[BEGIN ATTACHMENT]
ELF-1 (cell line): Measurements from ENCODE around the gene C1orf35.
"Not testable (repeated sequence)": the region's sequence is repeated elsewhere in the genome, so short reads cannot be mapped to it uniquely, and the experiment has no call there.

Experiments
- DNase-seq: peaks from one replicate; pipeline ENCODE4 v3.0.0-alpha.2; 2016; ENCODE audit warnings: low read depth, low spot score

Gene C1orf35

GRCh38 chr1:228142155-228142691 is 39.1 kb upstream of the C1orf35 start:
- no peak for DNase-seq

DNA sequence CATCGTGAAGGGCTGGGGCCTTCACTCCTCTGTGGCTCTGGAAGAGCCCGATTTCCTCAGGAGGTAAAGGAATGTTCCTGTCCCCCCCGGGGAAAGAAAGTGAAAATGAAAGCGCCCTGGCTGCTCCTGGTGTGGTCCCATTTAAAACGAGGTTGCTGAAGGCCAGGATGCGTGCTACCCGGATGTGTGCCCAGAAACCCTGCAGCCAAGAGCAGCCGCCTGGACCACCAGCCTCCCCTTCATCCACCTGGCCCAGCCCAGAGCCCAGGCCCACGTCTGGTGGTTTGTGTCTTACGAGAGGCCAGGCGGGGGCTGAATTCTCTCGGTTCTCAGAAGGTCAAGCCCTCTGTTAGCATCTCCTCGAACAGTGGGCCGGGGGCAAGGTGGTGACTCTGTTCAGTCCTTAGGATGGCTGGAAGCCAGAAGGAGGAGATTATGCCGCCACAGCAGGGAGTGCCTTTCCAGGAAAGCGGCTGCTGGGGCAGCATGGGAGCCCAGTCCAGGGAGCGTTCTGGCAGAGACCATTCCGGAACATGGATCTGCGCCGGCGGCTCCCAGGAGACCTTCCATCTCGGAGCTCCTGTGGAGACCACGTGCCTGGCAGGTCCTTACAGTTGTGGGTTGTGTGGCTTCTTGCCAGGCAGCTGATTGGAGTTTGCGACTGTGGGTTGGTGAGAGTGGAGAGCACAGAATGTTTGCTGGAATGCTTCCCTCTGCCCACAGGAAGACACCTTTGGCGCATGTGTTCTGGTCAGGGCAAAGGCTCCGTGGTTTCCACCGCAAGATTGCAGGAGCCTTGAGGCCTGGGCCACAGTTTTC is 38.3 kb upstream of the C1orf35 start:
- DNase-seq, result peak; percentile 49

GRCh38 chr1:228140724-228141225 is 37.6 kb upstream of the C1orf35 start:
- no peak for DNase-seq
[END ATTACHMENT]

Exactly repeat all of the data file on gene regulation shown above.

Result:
ELF-1 (cell line): Measurements from ENCODE around the gene C1orf35.
"Not testable (repeated sequence)": the region's sequence is repeated elsewhere in the genome, so short reads cannot be mapped to it uniquely, and the experiment has no call there.

Experiments
- DNase-seq: peaks from one replicate; pipeline ENCODE4 v3.0.0-alpha.2; 2016; ENCODE audit warnings: low read depth, low spot score

Gene C1orf35

GRCh38 chr1:228142155-228142691 is 39.1 kb upstream of the C1orf35 start:
- no peak for DNase-seq

DNA sequence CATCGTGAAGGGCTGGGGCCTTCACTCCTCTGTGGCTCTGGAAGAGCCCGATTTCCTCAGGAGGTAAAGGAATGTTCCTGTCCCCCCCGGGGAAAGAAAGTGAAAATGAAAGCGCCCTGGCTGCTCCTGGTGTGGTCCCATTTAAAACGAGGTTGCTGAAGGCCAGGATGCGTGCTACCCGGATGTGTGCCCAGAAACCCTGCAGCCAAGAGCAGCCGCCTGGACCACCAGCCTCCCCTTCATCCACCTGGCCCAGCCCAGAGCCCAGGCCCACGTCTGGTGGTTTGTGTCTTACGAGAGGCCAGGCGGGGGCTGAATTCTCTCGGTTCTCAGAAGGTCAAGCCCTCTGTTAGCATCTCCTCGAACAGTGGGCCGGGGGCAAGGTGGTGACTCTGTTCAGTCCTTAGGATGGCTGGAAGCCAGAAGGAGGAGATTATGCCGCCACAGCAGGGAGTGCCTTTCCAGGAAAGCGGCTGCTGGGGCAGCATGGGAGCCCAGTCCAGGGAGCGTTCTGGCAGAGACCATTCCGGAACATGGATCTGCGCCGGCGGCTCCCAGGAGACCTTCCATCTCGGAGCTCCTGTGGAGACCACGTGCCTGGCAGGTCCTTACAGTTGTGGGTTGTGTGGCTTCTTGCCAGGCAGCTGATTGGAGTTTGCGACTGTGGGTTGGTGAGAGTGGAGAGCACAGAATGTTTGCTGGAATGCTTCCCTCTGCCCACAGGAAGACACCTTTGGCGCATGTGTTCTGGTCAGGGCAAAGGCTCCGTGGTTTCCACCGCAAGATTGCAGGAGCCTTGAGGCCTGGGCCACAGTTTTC is 38.3 kb upstream of the C1orf35 start:
- DNase-seq, result peak; percentile 49

GRCh38 chr1:228140724-228141225 is 37.6 kb upstream of the C1orf35 start:
- no peak for DNase-seq